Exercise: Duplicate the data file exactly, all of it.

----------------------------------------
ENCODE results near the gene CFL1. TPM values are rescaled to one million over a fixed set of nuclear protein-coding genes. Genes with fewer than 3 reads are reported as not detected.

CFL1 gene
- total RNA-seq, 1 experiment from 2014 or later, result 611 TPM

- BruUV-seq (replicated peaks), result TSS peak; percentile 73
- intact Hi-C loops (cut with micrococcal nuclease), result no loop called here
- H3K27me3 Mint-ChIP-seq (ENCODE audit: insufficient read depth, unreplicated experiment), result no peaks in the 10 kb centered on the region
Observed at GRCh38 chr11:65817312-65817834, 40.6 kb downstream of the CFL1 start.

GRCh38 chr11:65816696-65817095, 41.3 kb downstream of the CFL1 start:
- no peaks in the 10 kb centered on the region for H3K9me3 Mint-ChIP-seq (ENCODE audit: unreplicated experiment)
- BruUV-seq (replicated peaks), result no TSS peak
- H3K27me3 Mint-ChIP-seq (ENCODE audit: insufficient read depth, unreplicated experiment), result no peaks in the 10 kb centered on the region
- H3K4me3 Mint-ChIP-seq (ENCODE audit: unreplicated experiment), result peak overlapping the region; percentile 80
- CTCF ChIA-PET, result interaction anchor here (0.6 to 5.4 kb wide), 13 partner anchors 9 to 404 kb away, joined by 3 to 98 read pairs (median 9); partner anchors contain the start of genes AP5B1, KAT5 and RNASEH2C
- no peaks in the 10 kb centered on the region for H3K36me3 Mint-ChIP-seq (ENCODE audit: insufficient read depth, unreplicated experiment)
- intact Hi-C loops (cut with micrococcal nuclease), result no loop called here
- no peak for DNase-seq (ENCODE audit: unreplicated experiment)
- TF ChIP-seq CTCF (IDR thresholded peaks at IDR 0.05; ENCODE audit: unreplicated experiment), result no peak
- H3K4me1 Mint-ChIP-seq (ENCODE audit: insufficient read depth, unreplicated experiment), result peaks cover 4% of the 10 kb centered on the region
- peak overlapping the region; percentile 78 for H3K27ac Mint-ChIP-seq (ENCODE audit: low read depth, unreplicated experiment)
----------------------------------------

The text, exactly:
ENCODE results near the gene CFL1. TPM values are rescaled to one million over a fixed set of nuclear protein-coding genes. Genes with fewer than 3 reads are reported as not detected.

CFL1 gene
- total RNA-seq, 1 experiment from 2014 or later, result 611 TPM

- BruUV-seq (replicated peaks), result TSS peak; percentile 73
- intact Hi-C loops (cut with micrococcal nuclease), result no loop called here
- H3K27me3 Mint-ChIP-seq (ENCODE audit: insufficient read depth, unreplicated experiment), result no peaks in the 10 kb centered on the region
Observed at GRCh38 chr11:65817312-65817834, 40.6 kb downstream of the CFL1 start.

GRCh38 chr11:65816696-65817095, 41.3 kb downstream of the CFL1 start:
- no peaks in the 10 kb centered on the region for H3K9me3 Mint-ChIP-seq (ENCODE audit: unreplicated experiment)
- BruUV-seq (replicated peaks), result no TSS peak
- H3K27me3 Mint-ChIP-seq (ENCODE audit: insufficient read depth, unreplicated experiment), result no peaks in the 10 kb centered on the region
- H3K4me3 Mint-ChIP-seq (ENCODE audit: unreplicated experiment), result peak overlapping the region; percentile 80
- CTCF ChIA-PET, result interaction anchor here (0.6 to 5.4 kb wide), 13 partner anchors 9 to 404 kb away, joined by 3 to 98 read pairs (median 9); partner anchors contain the start of genes AP5B1, KAT5 and RNASEH2C
- no peaks in the 10 kb centered on the region for H3K36me3 Mint-ChIP-seq (ENCODE audit: insufficient read depth, unreplicated experiment)
- intact Hi-C loops (cut with micrococcal nuclease), result no loop called here
- no peak for DNase-seq (ENCODE audit: unreplicated experiment)
- TF ChIP-seq CTCF (IDR thresholded peaks at IDR 0.05; ENCODE audit: unreplicated experiment), result no peak
- H3K4me1 Mint-ChIP-seq (ENCODE audit: insufficient read depth, unreplicated experiment), result peaks cover 4% of the 10 kb centered on the region
- peak overlapping the region; percentile 78 for H3K27ac Mint-ChIP-seq (ENCODE audit: low read depth, unreplicated experiment)